Background Granulocyte, monocyte apheresis (GMA), extra-corporeal absorptive circuit used to treat acute ulcerative colitis (UC) and Crohn’s disease. Use in maintenance therapy following remission is uncertain.
Aim To present the outcomes following treatment of 5 patients with maintenance GMA for Crohn’s disease.
Method Notes review of patients. Assessed blood results (full blood count, albumin, c-reactive protein) faecal calprotectin (FC), imaging and subjective patient reporting to determine the response
Results 5 patients (P) were included, of whom: 4 were male, mean age 37.4 (24–57) years. All received previous conventional therapies with no or limited effect or had lost response. All had 8 treatments at weekly intervals as acute therapy followed by maintenance at monthly intervals. P1 (30 year old male, small bowel (SB) Crohn’s), 40 columns, consistent normalisation in all markers and FC (from >600 to 248), reversal of temporary colostomy, improvement on MRE, subjective improvement. P 2 (46 year old male, SB Crohn’s) 12 columns, consistent improvement in bloods, subjectively in remission. P3 (24 year old male, Crohn’s colitis) 9 columns, initial subjective improvement, bloods unchanged from baseline but normal, switched to vedolizumab. P4 (30 year old male, SB Crohn’s) 5 columns, no subjective change, stopped. P5 (57 year old female, SB Crohn’s) 4 columns, improvement in C-reactive protein, others consistently normal, no change from baseline, subjective improvement but stopped.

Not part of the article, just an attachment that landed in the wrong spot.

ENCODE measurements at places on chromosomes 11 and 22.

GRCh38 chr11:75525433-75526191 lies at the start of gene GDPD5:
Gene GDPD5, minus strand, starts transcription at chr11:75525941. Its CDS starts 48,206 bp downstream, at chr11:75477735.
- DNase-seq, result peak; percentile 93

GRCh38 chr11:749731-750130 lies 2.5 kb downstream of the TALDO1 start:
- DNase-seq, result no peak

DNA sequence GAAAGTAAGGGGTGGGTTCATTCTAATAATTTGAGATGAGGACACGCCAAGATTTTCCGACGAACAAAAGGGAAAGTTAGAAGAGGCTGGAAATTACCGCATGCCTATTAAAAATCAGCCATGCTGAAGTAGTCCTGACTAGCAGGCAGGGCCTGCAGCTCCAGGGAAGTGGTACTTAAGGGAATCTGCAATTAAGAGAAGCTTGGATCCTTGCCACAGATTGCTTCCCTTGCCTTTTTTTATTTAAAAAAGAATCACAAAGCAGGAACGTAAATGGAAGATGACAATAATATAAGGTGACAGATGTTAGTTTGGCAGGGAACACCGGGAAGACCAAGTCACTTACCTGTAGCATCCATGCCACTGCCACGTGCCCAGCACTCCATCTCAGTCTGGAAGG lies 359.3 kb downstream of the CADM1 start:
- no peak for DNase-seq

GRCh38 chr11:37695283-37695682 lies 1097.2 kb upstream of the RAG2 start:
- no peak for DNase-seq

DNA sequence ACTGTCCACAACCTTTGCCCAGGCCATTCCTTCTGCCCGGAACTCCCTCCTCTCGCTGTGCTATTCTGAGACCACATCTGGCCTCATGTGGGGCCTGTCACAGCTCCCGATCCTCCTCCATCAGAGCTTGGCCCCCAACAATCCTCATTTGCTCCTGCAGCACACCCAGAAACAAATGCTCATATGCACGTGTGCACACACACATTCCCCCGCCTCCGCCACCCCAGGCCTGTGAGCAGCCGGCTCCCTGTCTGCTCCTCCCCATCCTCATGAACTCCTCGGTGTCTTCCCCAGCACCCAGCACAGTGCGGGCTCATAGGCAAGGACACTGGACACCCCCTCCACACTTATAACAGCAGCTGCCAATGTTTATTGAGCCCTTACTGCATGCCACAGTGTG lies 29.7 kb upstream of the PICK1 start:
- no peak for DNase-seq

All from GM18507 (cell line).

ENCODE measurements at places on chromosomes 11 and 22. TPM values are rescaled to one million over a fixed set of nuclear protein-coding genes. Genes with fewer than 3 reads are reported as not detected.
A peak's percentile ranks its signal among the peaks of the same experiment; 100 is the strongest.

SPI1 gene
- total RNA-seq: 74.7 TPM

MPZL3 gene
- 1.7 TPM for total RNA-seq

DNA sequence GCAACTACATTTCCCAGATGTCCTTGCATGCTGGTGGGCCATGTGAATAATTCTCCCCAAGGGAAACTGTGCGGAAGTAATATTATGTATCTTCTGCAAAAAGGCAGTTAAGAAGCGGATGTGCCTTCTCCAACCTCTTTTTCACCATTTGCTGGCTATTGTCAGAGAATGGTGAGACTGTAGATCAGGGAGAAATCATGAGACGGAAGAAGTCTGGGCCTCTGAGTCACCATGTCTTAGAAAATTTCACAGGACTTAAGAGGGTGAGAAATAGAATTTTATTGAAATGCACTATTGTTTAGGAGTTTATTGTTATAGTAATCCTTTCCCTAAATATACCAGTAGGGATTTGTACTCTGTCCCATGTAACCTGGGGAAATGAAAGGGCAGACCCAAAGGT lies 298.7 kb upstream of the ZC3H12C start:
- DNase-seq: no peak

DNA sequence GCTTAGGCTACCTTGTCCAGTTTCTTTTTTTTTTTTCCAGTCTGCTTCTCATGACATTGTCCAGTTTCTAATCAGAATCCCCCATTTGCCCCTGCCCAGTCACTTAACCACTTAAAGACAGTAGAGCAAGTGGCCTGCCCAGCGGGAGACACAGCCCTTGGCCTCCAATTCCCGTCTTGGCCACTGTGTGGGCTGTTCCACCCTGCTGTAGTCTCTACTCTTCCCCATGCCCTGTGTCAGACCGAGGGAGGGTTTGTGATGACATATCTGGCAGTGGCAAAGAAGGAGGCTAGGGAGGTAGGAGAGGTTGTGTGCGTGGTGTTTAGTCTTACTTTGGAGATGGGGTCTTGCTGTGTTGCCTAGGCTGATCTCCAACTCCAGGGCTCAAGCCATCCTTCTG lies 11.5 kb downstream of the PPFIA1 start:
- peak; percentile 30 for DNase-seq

Conclusions Five patients received maintenance therapy. Consistent biochemical/subjective symptomatic remission was achieved in two (P1 and 2), subjective remission in a third (P5) but no response in P3 and 4. Remission appeared to continue in those with elevated baseline markers of inflammation. SB Crohn’s may respond better than colitis. GMA may have a role as maintenance therapy.